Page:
Yesterday I commented on the recent American Religious Identification Survey (ARIS). The simple facts about religion in America are very clear to all who look at the evidence at all. Religion is in decline as an important part of our culture. Co-author of the ARIS Survey, Barry Kosmin, says, "Don't blame secularism for driving up the percentage of Americans who say they have no religion. These people aren't secularized. They're not thinking about religion and rejecting it; they're not thinking about it at all."
A close look at the rising category of the "nones" in this survey tells you about everything you need to know about American spiritual life and its connection to the practice of public faith. 40% of these say they had no childhood religious initiation ceremony (baptism, christening, circumcision or some kind of naming or dedication). 55% of those who are married had no religious ceremony. 66% say they do not expect to have a religious funeral. Says Kosmin, "Your parents may decide for you on baptism and your spouse has a say in your wedding, but when people talk about dying, they speak for themselves."
Kosmin expects the "nones" to keep growing rather rapidly as each generation follows this pattern.
Rev. Kendall Harmon, theologian for the Episcopal Diocese of South Carolina (he is an orthodox theologian by the way) believes "social mobility" has had a great impact on faith as well. He says, "Mobility means your ideas are more challenged and your family and childhood traditions have less influence, particularly if you are not strongly rooted in them. I see kids today who have no vocabulary of faith, and neither do many of their parents."
In 1990 Oregon led the nation in nones. In 2008 it is Vermont, with 34%. Are most of these nones atheists? There is very little evidence to support this conclusion. Most have not made a philosophical choice so much as they have simply chosen to disconnect from religious practice altogether.
The most staggering conclusion in this data can be found by taking the "nones" (15%) and combining them with the "Don't Know/Refused" category, which is all but saying "None." The total exceeds 20%. So, to put this clearly, 1 in 5 Americans has no religious practice in any sense and they openly admit it. Unless God sends "showers of mercy" and refreshed and awakens the church to her calling and mission this number will increase and the results will be culturally and socially catastrophic.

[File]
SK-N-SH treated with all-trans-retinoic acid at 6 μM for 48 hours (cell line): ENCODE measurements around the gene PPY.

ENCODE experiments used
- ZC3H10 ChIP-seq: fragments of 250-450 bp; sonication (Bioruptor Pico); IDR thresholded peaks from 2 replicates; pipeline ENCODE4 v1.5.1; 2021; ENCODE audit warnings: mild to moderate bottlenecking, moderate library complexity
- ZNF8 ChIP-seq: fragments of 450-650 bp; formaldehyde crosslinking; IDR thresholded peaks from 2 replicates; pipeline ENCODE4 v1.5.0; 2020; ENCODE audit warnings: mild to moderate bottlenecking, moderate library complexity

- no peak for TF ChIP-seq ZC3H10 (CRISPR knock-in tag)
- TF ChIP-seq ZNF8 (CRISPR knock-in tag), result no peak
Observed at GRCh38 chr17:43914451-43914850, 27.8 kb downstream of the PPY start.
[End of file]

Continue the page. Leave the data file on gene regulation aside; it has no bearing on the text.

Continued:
I am sometimes asked why I do not think engaging in aggressive partisan politics has altered the spiritual and moral landscape of America since the 1970s? I now have all the evidence I need to make my point. We ought to become involved in public life but linking a political movement, philosophy or party too closely to Christian faith hasn't done a single thing to stop the slide toward secularism in this nation. It may have actually helped this slide, as other more anecdotal surveys have shown in the past few years.
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I am less troubled by the size of the “none” category than by the disproportionate influence of irreligious skepticism in education, media and popular culture. And I am even more troubled by the waning influence of biblically orthodox beliefs among the self-described Christians who are still a large majority. Advancing the gospel is not a matter of numbers, but of influence. Disciples of Christ, regardless of how many there are, will become salt and light when they think like Jesus, speak like Jesus and live like Jesus. To me, that is the real issue.
I love this post, though I somewhat question the last paragraph. How do we know things wouldn’t be even more secular without the Christian Right? Just a question. You may be right. I respect your views deeply but kind of feel like the last paragraph is a non-sequitur from the rest of your post. But I enjoyed the post, nonetheless. Thanks!